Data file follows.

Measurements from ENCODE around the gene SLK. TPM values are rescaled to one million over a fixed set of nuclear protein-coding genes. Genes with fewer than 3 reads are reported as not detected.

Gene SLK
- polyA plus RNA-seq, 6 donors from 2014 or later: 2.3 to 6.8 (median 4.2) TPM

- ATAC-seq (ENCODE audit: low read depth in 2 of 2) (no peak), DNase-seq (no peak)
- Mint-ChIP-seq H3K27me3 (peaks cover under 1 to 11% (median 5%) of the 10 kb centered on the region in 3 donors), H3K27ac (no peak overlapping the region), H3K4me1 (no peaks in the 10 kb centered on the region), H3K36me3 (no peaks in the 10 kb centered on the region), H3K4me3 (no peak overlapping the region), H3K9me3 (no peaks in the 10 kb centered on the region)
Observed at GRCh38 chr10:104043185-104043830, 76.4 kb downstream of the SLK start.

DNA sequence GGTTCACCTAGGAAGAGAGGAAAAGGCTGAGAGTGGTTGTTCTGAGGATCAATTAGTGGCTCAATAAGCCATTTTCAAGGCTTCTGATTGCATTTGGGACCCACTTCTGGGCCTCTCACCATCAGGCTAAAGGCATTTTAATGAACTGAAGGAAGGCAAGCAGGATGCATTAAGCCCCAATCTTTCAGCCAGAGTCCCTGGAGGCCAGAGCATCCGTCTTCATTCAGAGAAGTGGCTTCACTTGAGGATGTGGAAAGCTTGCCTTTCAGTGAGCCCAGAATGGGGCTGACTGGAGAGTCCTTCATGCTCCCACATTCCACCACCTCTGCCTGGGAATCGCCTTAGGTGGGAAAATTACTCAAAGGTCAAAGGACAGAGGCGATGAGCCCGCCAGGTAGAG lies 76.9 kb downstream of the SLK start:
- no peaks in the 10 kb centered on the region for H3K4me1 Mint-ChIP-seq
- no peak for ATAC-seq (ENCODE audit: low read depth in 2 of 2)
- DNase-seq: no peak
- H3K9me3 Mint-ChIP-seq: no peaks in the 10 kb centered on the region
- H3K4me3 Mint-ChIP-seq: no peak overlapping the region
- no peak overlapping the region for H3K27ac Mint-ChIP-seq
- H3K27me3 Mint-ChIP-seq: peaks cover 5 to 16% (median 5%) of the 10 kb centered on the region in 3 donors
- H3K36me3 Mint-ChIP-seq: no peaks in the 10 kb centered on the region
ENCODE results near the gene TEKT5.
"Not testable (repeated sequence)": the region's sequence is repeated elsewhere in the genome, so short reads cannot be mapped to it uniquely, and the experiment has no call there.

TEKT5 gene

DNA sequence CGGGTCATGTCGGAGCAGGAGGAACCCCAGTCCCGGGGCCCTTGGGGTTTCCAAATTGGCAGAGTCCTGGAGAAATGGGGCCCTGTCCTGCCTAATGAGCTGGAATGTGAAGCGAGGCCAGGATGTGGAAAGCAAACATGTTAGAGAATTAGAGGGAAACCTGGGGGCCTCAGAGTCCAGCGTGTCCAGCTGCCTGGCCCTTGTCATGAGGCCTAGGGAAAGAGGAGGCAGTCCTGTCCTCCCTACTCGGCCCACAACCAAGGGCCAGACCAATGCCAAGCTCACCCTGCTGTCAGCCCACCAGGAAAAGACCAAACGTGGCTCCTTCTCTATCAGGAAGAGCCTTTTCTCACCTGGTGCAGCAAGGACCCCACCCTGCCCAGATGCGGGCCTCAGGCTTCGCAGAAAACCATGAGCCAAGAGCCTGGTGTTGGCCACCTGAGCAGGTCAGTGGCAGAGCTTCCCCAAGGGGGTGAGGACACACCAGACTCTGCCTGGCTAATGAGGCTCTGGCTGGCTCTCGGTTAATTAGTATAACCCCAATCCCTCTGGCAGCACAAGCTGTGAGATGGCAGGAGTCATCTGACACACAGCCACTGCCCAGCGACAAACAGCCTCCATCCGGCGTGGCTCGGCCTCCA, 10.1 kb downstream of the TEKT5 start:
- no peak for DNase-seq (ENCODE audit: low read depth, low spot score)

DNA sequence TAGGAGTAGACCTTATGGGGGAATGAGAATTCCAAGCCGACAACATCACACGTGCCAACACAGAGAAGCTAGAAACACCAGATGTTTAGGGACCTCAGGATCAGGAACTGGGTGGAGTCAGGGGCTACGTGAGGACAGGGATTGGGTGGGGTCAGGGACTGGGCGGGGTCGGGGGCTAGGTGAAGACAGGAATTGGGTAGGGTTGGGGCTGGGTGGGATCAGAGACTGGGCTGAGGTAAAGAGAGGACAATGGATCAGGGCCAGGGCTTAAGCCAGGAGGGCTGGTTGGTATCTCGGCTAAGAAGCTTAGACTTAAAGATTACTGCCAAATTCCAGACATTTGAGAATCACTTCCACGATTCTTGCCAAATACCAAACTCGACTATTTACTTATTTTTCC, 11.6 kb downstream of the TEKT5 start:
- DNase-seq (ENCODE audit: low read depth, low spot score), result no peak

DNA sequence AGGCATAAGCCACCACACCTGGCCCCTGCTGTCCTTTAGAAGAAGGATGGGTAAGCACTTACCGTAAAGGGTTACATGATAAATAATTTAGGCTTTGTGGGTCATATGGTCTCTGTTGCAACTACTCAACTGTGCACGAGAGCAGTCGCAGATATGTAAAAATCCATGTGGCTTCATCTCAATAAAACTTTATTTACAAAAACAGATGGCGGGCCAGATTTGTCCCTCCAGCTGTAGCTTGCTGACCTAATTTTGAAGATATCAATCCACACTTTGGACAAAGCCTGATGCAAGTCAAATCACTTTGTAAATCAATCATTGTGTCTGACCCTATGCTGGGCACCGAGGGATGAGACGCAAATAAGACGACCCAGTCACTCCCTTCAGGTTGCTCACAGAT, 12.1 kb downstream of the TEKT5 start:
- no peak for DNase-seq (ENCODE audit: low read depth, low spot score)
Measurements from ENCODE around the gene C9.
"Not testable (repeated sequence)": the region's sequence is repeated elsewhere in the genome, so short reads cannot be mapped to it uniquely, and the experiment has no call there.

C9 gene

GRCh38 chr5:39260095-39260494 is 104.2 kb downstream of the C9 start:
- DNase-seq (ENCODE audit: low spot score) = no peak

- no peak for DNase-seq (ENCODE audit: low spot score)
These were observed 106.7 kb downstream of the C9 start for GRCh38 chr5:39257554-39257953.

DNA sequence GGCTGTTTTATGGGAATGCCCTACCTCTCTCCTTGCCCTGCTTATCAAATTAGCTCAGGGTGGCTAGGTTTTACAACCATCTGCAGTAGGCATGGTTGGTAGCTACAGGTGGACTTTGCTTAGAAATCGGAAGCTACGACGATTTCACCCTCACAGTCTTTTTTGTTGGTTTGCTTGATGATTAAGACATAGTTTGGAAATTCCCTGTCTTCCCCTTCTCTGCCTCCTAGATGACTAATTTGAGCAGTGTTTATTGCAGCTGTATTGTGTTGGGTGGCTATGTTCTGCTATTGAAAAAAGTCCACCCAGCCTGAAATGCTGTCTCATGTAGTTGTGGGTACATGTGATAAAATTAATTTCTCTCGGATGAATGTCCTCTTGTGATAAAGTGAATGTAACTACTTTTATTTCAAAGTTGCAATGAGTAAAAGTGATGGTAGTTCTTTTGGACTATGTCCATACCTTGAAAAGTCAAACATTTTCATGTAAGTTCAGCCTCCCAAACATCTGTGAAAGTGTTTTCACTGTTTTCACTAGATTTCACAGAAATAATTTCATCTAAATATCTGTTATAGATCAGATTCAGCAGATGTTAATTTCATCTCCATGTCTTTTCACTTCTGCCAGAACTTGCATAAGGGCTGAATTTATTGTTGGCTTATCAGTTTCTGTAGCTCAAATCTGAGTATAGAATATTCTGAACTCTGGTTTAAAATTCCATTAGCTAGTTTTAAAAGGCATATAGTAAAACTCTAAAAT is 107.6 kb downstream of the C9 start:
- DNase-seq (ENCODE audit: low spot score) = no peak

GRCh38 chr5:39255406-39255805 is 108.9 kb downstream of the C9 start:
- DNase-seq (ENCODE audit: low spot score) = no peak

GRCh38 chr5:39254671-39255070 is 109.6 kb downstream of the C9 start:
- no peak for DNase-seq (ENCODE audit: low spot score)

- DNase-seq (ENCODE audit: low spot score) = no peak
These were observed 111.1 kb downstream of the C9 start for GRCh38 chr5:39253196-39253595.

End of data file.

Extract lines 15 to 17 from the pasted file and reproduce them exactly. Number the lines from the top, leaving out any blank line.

- H3K36me3 Mint-ChIP-seq: no peaks in the 10 kb centered on the region
ENCODE results near the gene TEKT5.
"Not testable (repeated sequence)": the region's sequence is repeated elsewhere in the genome, so short reads cannot be mapped to it uniquely, and the experiment has no call there.